June 18, 2024No Comments

Jordan’s Balancing Act in the Israel-Hamas War: 

Since the outbreak of the war on October 7, Jordan has been caught between increasing external and internal pressures.

By Alice Elizabeth Strophair - Middle East Team

Escalating conflict and policy decisions 

In the midst of the Israel-Hamas war, the Middle East witnessed an unprecedented escalation in the ongoing conflict between Israel and Iran, when, on the night of April 13, the Islamic Republic launched a combined missile and drone attack on Israel. Some of  the projectiles were even intercepted above the Al-Aqsa mosque by Israel’s iron dome.  The attack saw the conflict take a new turn, with Iran attacking Israel directly, rather than through its proxies, such as Hamas or Hezbollah. The events of April 13 have also further challenged neighbouring Arab countries in balancing their political and economic ties with Israel, while showing their support for the Palestinian cause. One of these countries is Jordan, which has been a key regional actor in the Israeli-Palestinian conflict and now, more than ever, is caught between increasing external and internal pressures, both on the diplomatic as well as on the civilian front. The Hashemite Kingdom is walking a tightrope between its peace treaty with Israel, which emphasises its dependency on Israel for natural resources and security versus preventing “a breakdown in the social [contract]” between the population and the regime. King Abdallah II’s decision to join the international coalition MEAD (Middle East Air Defence), to prevent the use of Jordan’s airspace in the Israeli-Iranian conflict is meant, more than anything else, to prevent further escalation in violence, which would jeopardise Jordan’s security.  

The ongoing war in Gaza, “Iron Swords” 

Thirty years after Jordan signed the “Wadi Araba Treaty” (1994), with the expectation that the Oslo Accords between Israel and the Palestinian Authority would be implemented, today’s situation must be a bitter disappointment for Jordan. The Hashemite Kingdom has been in favour of a two-state solution but has gradually seen the possibility of this solution decimate, especially since the establishment of the Israeli far right-wing government in late 2022. Since 1967, the unresolved question of East Jerusalem and its progressive annexation (Jerusalem Basic Law, 1980) by Israel has been a contentious point between both countries. The ongoing “Iron Swords” offensive led by Israel within the Gaza Strip has further deteriorated Israeli-Jordanian relations. On one occasion, two weeks after the beginning of the war during a peace summit that was held in Cairo, King Abdullah II denounced what he termed, “global silence about Israel’s attacks, [...] and urged an even-handed approach to the Israeli-Palestinian conflict.”  Even more so, Jordan fears that the displacement of Gaza’s residents to Egypt could set a precedent for a future displacement of Palestinians from the West Bank to Jordan. This fear is based on their concerns over the political agenda of Israel’s cabinet member Itamar Ben Gvir, who promotes the Eretz Yisrael Hashlema (Greater Israel) dream, declaring that “the people of Israel will settle in Gaza”. As a result, since the beginning of the war in Gaza, the West Bank has become a second front with a sharp increase in settler violence and further constraints on the Palestinian economy. These factors could lead to the possibility  of a third intifada and an economic migration from the West Bank to Jordan. These developments pose both a demographic and security threat to Jordan. The Kingdom already has a high population of Palestinians as a result of the 1948 and 1967 wars. A third wave of immigration could turn Jordan into a de facto Palestinian State, which, combined with the increased popularity of Hamas and the Islamic Jihad in the West Bank, creates an actual threat to Jordan’s ability to control its borders and ensure internal security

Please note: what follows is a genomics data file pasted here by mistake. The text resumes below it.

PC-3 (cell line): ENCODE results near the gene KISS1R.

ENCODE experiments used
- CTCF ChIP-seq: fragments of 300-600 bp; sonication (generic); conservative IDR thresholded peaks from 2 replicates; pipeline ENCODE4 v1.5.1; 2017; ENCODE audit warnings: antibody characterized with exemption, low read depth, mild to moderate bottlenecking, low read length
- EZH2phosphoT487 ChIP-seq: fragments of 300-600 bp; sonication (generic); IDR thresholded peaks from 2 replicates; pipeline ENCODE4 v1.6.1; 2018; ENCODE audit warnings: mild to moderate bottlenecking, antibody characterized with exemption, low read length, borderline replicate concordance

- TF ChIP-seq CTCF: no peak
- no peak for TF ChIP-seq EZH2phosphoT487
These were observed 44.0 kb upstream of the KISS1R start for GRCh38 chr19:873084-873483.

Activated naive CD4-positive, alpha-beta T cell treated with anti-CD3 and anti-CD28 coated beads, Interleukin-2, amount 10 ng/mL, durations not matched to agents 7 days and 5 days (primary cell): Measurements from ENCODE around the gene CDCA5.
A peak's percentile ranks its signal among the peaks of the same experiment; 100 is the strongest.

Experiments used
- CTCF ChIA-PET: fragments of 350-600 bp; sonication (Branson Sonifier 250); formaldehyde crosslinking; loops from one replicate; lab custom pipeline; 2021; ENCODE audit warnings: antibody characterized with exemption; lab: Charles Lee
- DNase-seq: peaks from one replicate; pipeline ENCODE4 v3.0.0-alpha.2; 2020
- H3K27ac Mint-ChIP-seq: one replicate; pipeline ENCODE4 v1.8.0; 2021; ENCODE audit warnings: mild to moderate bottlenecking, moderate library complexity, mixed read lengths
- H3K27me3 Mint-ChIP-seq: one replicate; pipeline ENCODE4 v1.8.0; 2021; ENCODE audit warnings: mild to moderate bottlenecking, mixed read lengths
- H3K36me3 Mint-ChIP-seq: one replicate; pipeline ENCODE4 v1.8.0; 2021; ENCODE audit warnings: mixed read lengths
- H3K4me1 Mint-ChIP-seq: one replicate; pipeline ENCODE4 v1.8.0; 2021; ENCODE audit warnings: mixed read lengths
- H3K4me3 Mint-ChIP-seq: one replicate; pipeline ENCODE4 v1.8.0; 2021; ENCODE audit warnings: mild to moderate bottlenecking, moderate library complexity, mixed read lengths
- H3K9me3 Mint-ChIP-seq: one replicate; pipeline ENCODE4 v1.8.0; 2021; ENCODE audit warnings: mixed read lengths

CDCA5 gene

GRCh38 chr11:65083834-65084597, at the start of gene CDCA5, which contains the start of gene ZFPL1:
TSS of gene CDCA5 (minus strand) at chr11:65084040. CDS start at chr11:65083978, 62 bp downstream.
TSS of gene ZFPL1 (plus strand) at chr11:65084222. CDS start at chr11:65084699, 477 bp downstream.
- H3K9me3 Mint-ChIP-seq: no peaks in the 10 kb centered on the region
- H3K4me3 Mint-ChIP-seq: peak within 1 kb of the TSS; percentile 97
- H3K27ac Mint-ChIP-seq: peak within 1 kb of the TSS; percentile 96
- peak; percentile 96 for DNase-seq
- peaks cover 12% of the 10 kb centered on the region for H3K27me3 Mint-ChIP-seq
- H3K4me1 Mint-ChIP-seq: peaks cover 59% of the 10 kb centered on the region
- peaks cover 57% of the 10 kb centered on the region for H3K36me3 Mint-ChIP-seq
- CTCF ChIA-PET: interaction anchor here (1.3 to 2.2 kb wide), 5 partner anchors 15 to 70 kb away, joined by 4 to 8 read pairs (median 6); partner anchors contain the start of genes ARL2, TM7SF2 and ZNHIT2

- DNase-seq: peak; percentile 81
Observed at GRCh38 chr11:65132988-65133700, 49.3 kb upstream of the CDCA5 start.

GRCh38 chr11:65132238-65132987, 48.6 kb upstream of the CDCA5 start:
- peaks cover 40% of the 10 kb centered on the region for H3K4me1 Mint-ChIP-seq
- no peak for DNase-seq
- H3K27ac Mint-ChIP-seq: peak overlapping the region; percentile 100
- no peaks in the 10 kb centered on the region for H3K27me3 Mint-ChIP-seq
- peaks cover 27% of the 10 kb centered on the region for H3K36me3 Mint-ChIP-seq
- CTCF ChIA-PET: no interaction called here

Post-war scenarios are being considered, with the Arab Peace Initiative dating of 2002 re-emerging on the international stage as a potential solution. The American elections in November will also be decisive, as they will determine whether the future administration will prioritise a negotiated peace or adopt a stance more aligned with the current Israeli government, potentially altering its support for Jordan.

Photo de Hisham Zayadneh sur Unsplash

Jordan’s civil and military cooperation with Israel 

Jordan’s shortage of natural resources, namely water and gas, and the growing economic relationship it has with Israel, means it cannot cut its ties with the Jewish state, despite public demand.  In 2016, a fifteen-year deal was signed for Israel to supply it with gas, becoming the most important supplier for Jordan. In 2021, Jordan, being the second most water-poor country in the world, signed a memorandum of understanding with Israel and the UAE on a water project called the “Green and Blue Prosperity Agreement”. Within this agreement, Israel provides Jordan with desalinated water, the project financing coming from the UAE. However, these economic relations with Israel, like diplomatic ones, are not popular with the Jordanian public and protests demanding cutting ties and breaking deals with Israel.